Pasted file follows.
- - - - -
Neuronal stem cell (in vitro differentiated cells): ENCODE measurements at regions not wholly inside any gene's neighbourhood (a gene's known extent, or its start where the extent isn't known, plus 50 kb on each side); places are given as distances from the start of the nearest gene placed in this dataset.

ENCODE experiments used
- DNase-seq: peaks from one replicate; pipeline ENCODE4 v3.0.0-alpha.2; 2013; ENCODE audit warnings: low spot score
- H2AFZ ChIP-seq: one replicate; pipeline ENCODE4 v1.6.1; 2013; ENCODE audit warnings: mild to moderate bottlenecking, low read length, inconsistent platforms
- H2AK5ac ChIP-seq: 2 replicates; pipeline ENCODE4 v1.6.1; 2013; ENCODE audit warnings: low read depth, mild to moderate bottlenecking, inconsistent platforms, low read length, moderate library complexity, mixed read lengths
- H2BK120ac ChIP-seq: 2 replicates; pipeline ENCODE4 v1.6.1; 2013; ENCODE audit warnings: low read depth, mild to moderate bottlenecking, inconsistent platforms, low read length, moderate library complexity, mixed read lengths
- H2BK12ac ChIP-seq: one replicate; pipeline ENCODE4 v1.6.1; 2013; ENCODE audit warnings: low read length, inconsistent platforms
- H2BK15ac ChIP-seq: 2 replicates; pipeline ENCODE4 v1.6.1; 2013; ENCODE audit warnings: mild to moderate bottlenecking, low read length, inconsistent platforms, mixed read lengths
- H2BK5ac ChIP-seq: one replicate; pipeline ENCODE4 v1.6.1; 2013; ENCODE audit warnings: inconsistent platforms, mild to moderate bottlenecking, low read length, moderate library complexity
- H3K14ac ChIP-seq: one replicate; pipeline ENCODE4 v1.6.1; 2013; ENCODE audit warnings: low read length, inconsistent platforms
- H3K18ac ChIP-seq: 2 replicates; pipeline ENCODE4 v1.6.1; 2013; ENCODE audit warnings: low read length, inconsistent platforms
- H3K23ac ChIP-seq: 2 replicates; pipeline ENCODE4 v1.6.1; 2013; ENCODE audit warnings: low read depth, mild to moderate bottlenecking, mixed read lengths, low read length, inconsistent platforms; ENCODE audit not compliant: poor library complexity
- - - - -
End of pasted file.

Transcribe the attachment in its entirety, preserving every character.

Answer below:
Neuronal stem cell (in vitro differentiated cells): ENCODE measurements at regions not wholly inside any gene's neighbourhood (a gene's known extent, or its start where the extent isn't known, plus 50 kb on each side); places are given as distances from the start of the nearest gene placed in this dataset.

ENCODE experiments used
- DNase-seq: peaks from one replicate; pipeline ENCODE4 v3.0.0-alpha.2; 2013; ENCODE audit warnings: low spot score
- H2AFZ ChIP-seq: one replicate; pipeline ENCODE4 v1.6.1; 2013; ENCODE audit warnings: mild to moderate bottlenecking, low read length, inconsistent platforms
- H2AK5ac ChIP-seq: 2 replicates; pipeline ENCODE4 v1.6.1; 2013; ENCODE audit warnings: low read depth, mild to moderate bottlenecking, inconsistent platforms, low read length, moderate library complexity, mixed read lengths
- H2BK120ac ChIP-seq: 2 replicates; pipeline ENCODE4 v1.6.1; 2013; ENCODE audit warnings: low read depth, mild to moderate bottlenecking, inconsistent platforms, low read length, moderate library complexity, mixed read lengths
- H2BK12ac ChIP-seq: one replicate; pipeline ENCODE4 v1.6.1; 2013; ENCODE audit warnings: low read length, inconsistent platforms
- H2BK15ac ChIP-seq: 2 replicates; pipeline ENCODE4 v1.6.1; 2013; ENCODE audit warnings: mild to moderate bottlenecking, low read length, inconsistent platforms, mixed read lengths
- H2BK5ac ChIP-seq: one replicate; pipeline ENCODE4 v1.6.1; 2013; ENCODE audit warnings: inconsistent platforms, mild to moderate bottlenecking, low read length, moderate library complexity
- H3K14ac ChIP-seq: one replicate; pipeline ENCODE4 v1.6.1; 2013; ENCODE audit warnings: low read length, inconsistent platforms
- H3K18ac ChIP-seq: 2 replicates; pipeline ENCODE4 v1.6.1; 2013; ENCODE audit warnings: low read length, inconsistent platforms
- H3K23ac ChIP-seq: 2 replicates; pipeline ENCODE4 v1.6.1; 2013; ENCODE audit warnings: low read depth, mild to moderate bottlenecking, mixed read lengths, low read length, inconsistent platforms; ENCODE audit not compliant: poor library complexity